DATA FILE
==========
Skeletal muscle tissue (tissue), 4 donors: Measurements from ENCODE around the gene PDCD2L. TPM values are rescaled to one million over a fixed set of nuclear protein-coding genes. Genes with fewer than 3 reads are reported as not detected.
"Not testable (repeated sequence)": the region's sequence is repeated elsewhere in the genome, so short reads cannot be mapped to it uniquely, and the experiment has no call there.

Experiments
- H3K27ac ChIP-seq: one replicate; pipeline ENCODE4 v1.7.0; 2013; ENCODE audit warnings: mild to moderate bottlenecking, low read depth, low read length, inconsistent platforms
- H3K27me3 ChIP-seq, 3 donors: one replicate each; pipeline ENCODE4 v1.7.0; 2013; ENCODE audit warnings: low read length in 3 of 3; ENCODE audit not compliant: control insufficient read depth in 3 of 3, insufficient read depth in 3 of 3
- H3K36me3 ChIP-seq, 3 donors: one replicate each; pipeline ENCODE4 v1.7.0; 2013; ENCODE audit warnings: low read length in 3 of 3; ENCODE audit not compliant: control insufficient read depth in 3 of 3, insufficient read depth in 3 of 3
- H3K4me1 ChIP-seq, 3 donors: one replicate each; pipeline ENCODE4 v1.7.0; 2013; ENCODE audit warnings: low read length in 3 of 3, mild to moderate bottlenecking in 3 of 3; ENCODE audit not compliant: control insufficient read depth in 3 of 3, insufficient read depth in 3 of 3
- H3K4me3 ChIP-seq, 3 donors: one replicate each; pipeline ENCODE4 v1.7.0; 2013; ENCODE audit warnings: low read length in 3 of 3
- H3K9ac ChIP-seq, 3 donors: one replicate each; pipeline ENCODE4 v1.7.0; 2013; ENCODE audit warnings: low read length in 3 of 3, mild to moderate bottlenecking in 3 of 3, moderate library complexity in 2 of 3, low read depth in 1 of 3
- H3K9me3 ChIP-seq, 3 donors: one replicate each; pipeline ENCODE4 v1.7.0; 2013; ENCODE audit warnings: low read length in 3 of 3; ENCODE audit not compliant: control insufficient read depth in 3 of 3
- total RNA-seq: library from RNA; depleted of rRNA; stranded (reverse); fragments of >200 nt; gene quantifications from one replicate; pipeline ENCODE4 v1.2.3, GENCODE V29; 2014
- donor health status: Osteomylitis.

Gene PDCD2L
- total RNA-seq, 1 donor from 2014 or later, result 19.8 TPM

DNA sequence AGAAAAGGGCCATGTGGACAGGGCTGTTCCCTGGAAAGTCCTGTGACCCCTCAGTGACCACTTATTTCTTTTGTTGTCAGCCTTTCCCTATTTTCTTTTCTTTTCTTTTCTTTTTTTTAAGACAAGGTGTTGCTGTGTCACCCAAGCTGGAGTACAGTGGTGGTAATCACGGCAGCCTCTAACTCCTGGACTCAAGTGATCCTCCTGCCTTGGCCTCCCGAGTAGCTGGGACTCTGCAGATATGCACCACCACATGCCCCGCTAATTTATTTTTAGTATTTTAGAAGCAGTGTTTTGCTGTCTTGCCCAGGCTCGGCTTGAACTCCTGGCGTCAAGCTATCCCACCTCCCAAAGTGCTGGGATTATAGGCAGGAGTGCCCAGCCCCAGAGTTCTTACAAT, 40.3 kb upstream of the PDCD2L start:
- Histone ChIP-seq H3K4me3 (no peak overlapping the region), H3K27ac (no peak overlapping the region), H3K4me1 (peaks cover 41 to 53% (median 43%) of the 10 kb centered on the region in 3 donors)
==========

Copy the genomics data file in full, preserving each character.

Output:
Skeletal muscle tissue (tissue), 4 donors: Measurements from ENCODE around the gene PDCD2L. TPM values are rescaled to one million over a fixed set of nuclear protein-coding genes. Genes with fewer than 3 reads are reported as not detected.
"Not testable (repeated sequence)": the region's sequence is repeated elsewhere in the genome, so short reads cannot be mapped to it uniquely, and the experiment has no call there.

Experiments
- H3K27ac ChIP-seq: one replicate; pipeline ENCODE4 v1.7.0; 2013; ENCODE audit warnings: mild to moderate bottlenecking, low read depth, low read length, inconsistent platforms
- H3K27me3 ChIP-seq, 3 donors: one replicate each; pipeline ENCODE4 v1.7.0; 2013; ENCODE audit warnings: low read length in 3 of 3; ENCODE audit not compliant: control insufficient read depth in 3 of 3, insufficient read depth in 3 of 3
- H3K36me3 ChIP-seq, 3 donors: one replicate each; pipeline ENCODE4 v1.7.0; 2013; ENCODE audit warnings: low read length in 3 of 3; ENCODE audit not compliant: control insufficient read depth in 3 of 3, insufficient read depth in 3 of 3
- H3K4me1 ChIP-seq, 3 donors: one replicate each; pipeline ENCODE4 v1.7.0; 2013; ENCODE audit warnings: low read length in 3 of 3, mild to moderate bottlenecking in 3 of 3; ENCODE audit not compliant: control insufficient read depth in 3 of 3, insufficient read depth in 3 of 3
- H3K4me3 ChIP-seq, 3 donors: one replicate each; pipeline ENCODE4 v1.7.0; 2013; ENCODE audit warnings: low read length in 3 of 3
- H3K9ac ChIP-seq, 3 donors: one replicate each; pipeline ENCODE4 v1.7.0; 2013; ENCODE audit warnings: low read length in 3 of 3, mild to moderate bottlenecking in 3 of 3, moderate library complexity in 2 of 3, low read depth in 1 of 3
- H3K9me3 ChIP-seq, 3 donors: one replicate each; pipeline ENCODE4 v1.7.0; 2013; ENCODE audit warnings: low read length in 3 of 3; ENCODE audit not compliant: control insufficient read depth in 3 of 3
- total RNA-seq: library from RNA; depleted of rRNA; stranded (reverse); fragments of >200 nt; gene quantifications from one replicate; pipeline ENCODE4 v1.2.3, GENCODE V29; 2014
- donor health status: Osteomylitis.

Gene PDCD2L
- total RNA-seq, 1 donor from 2014 or later, result 19.8 TPM

DNA sequence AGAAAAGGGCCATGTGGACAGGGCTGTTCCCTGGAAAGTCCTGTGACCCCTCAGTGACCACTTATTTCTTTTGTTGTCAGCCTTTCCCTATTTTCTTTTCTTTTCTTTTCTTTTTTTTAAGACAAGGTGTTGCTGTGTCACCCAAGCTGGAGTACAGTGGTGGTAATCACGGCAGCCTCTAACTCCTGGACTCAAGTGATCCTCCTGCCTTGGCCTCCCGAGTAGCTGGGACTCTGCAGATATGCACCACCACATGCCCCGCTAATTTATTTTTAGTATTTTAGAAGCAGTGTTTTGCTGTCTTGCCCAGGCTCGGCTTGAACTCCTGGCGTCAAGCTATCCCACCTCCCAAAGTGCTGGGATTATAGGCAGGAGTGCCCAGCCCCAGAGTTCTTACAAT, 40.3 kb upstream of the PDCD2L start:
- Histone ChIP-seq H3K4me3 (no peak overlapping the region), H3K27ac (no peak overlapping the region), H3K4me1 (peaks cover 41 to 53% (median 43%) of the 10 kb centered on the region in 3 donors)